Two Brazilian Banks Reopen Accounts of Local Crypto Exchange to Avoid Fines

 In Exchanges, Governments and Regulations

Two major Brazilian banks have reopened the banking accounts of one of the local crypto exchanges experiencing banking issues recently, local crypto outlet Portal do Bitcoin reports Wednesday, Oct. 31.

The preliminary decision to reopen accounts in major banks Banco do Brasil and Santander Brasil for local crypto exchange Bitcoin Max was granted by the Federal District Court. The  judge ruled that the mentioned banks failed to notify the exchange of account closure, which was treated as “abusive conduct” violating consumer protection rules. The court then ordered to unlock the accounts within five days.

In case of non-compliance with the injunction, Santander Brasil would have to pay up to 5,000 Brazilian reals (about $1,300), and Banco do Brasil — up to 20,000 Brazilian reals (about $5,400). Leonardo Ranna, a lawyer for the crypto exchange, told local media that the accounts of Bitcoin Max and its partners were subsequently quickly reopened.

However, Portal do Bitcoin stresses that the legal battle is not over as the Federal District Court’s decision is only seen as a “preliminary” kind of injunction. Moreover, Banco do Brasil has also blocked the additional 120,000 Brazilian reals ($32,400) of Bitcoin Max’s funds. The court ordered to return them in 24 hours, according to the report.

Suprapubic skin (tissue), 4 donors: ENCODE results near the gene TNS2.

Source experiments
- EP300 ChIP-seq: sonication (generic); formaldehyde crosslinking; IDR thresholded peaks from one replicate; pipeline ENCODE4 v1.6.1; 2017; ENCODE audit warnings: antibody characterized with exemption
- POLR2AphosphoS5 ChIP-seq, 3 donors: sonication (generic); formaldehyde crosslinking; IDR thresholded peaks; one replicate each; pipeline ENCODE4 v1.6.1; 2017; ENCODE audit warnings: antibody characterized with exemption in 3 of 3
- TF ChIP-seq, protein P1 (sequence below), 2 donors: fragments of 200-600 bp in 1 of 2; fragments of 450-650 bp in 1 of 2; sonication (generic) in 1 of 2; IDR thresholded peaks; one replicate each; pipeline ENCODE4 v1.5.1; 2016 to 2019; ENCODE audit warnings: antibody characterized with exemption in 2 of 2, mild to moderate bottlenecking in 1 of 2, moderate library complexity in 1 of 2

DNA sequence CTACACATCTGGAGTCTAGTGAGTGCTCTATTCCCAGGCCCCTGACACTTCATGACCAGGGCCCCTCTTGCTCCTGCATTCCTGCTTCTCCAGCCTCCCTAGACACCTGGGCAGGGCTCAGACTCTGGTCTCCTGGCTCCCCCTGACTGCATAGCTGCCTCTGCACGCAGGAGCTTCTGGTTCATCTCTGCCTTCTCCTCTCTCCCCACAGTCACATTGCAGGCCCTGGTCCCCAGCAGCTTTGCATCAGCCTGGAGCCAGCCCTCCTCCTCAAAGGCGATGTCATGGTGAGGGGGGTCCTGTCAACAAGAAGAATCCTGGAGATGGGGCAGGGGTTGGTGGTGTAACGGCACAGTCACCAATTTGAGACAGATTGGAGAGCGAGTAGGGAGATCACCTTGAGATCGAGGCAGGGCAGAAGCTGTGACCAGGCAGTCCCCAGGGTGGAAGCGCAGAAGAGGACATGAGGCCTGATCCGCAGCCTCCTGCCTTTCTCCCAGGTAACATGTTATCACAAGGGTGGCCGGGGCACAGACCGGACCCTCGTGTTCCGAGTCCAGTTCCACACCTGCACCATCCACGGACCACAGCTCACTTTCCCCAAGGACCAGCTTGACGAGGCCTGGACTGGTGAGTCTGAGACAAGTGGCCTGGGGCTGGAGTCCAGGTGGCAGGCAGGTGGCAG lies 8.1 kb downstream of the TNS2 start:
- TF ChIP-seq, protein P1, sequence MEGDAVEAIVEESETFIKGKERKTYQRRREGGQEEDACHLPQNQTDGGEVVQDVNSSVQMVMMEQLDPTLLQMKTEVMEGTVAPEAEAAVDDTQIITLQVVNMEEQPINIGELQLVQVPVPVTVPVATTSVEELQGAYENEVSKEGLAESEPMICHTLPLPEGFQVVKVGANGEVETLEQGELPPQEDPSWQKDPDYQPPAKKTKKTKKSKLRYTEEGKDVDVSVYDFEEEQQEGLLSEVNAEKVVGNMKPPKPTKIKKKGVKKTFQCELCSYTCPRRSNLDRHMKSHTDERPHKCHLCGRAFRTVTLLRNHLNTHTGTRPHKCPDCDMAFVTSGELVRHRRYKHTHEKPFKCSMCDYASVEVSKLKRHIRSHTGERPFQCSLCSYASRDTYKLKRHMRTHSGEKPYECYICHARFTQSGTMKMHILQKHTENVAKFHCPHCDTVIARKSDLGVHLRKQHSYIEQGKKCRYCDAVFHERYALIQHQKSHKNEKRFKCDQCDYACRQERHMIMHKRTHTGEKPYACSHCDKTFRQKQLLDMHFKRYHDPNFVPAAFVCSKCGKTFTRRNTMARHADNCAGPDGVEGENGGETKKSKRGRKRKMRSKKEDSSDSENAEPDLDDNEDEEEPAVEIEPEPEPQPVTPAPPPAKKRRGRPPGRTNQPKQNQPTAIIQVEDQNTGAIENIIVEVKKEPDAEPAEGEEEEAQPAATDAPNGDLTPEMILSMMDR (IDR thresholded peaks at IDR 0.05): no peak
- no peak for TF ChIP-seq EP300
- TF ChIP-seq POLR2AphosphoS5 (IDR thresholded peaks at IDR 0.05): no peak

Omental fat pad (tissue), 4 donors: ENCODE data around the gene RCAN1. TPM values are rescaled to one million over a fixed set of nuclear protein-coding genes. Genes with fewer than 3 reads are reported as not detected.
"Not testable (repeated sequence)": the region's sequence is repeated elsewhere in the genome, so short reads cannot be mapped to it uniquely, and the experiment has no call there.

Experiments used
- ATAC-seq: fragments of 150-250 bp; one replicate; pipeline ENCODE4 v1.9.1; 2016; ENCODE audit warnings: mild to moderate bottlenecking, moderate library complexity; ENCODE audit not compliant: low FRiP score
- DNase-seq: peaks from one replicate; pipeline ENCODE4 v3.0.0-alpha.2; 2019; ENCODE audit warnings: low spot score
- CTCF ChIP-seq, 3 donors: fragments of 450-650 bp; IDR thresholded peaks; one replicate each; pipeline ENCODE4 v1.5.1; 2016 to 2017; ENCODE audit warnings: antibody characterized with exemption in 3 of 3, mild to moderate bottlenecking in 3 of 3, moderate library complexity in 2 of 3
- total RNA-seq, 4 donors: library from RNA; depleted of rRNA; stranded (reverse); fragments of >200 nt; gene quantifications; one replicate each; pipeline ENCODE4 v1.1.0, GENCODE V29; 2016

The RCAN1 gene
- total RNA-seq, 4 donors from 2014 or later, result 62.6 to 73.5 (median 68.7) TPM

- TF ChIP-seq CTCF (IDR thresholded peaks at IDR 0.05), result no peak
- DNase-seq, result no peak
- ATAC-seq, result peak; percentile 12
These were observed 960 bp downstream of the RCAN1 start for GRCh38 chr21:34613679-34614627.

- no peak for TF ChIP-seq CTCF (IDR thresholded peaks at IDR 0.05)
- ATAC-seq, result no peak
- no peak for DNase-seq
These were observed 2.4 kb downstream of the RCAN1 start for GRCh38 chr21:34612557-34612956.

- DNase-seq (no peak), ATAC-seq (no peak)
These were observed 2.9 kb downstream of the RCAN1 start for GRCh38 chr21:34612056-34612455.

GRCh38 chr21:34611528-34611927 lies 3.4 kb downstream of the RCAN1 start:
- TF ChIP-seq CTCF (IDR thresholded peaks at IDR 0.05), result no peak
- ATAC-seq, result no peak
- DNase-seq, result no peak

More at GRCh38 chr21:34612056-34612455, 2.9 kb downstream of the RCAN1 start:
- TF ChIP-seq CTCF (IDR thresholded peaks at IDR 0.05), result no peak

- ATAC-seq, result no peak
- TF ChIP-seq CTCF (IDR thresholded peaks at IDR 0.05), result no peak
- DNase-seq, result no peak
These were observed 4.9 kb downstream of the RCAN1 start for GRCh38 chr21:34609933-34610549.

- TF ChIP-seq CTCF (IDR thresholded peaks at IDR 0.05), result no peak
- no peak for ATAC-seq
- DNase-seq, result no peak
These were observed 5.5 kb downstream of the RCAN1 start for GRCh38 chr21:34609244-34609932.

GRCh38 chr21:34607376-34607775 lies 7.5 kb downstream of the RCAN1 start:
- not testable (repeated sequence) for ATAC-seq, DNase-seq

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As Cointelegraph reported in September,  Brazil’s antitrust regulator, the Administrative Council for Economic Defense (CADE), started inspecting six major national banks, including Banco do Brasil and Santander Brasil, for alleged monopolistic practices in the crypto space. The watchdog tried to reveal whether Brazilian banks deliberately closed the accounts of local crypto exchanges following several complaints.

A month later, in October, CADE sent a questionnaire to ten Brazilian crypto exchanges whose banks accounts have previously been closed, with deadline to respond set for mid-October. The companies were requested to explain how their business functioned in Brazil and clarify if they were unable to open a bank account, or if the account was closed by some financial institution.

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